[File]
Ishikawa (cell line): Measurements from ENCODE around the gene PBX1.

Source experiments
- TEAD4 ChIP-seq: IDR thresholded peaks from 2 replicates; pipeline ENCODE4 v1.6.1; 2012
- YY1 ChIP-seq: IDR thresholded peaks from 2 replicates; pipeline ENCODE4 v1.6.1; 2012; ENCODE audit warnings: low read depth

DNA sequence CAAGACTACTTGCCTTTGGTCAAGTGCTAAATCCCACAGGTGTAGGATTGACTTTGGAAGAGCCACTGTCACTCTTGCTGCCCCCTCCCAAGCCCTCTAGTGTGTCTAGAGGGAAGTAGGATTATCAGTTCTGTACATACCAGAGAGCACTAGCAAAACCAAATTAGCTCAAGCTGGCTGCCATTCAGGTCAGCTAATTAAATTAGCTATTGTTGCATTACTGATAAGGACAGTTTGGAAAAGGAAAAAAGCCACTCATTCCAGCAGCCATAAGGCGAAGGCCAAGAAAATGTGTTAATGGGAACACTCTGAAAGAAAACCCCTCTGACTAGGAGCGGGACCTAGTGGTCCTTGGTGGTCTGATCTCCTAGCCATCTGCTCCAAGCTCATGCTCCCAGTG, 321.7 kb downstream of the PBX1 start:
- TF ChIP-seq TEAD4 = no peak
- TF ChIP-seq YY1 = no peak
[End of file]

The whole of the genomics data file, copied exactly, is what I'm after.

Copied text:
Ishikawa (cell line): Measurements from ENCODE around the gene PBX1.

Source experiments
- TEAD4 ChIP-seq: IDR thresholded peaks from 2 replicates; pipeline ENCODE4 v1.6.1; 2012
- YY1 ChIP-seq: IDR thresholded peaks from 2 replicates; pipeline ENCODE4 v1.6.1; 2012; ENCODE audit warnings: low read depth

DNA sequence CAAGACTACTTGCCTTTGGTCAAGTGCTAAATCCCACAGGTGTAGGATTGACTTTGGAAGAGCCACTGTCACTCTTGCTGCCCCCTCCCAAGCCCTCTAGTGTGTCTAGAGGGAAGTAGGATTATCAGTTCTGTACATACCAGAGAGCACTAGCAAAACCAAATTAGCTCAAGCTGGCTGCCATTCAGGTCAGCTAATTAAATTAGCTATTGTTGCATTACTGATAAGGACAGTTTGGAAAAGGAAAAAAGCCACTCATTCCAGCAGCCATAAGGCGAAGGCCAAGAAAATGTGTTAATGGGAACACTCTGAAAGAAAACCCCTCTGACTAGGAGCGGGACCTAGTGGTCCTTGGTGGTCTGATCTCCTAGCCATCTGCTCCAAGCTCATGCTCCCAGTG, 321.7 kb downstream of the PBX1 start:
- TF ChIP-seq TEAD4 = no peak
- TF ChIP-seq YY1 = no peak